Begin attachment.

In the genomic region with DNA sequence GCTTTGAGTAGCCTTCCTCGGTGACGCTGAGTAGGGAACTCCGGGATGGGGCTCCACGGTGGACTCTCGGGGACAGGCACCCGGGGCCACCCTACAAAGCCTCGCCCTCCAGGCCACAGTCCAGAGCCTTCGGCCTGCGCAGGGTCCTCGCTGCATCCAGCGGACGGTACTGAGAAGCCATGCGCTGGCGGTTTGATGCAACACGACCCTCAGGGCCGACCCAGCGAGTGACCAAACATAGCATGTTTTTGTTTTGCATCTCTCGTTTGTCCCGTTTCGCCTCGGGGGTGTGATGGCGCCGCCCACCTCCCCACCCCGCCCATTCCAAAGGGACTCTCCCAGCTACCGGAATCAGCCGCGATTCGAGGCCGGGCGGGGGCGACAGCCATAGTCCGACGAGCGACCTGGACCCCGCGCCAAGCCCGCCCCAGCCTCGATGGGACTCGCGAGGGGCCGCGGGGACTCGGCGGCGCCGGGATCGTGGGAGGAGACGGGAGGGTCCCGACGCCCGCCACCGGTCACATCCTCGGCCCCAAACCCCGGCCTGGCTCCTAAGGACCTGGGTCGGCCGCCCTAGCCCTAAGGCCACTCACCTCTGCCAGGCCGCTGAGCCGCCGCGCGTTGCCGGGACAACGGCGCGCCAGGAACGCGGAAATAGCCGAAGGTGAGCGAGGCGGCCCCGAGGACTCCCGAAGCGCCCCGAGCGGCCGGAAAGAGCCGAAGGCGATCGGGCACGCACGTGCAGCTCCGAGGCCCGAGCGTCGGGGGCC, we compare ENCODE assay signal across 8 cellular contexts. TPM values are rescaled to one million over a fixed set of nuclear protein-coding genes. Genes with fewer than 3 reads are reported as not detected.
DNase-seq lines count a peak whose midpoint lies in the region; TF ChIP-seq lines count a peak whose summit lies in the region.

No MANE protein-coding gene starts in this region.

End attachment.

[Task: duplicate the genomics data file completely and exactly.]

In the genomic region with DNA sequence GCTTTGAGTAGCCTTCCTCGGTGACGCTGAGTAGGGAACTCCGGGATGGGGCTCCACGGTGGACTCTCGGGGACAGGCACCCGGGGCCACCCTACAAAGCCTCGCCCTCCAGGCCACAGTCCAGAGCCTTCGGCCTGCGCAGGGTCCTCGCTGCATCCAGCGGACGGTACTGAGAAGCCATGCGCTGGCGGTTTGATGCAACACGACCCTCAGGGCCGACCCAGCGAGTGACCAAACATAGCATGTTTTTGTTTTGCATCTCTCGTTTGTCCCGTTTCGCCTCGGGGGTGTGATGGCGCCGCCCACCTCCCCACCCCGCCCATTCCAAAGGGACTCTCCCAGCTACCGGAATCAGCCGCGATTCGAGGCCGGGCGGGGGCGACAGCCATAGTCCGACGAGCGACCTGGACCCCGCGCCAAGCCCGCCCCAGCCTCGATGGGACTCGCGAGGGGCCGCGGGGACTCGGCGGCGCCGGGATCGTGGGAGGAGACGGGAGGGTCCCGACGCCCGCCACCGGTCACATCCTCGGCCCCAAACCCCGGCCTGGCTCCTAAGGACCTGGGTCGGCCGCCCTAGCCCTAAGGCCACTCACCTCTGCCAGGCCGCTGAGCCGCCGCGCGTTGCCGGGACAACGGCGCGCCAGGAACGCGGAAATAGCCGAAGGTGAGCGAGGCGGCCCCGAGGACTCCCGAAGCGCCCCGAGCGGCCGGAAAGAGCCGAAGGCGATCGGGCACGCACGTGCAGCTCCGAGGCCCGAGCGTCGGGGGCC, we compare ENCODE assay signal across 8 cellular contexts. TPM values are rescaled to one million over a fixed set of nuclear protein-coding genes. Genes with fewer than 3 reads are reported as not detected.
DNase-seq lines count a peak whose midpoint lies in the region; TF ChIP-seq lines count a peak whose summit lies in the region.

No MANE protein-coding gene starts in this region.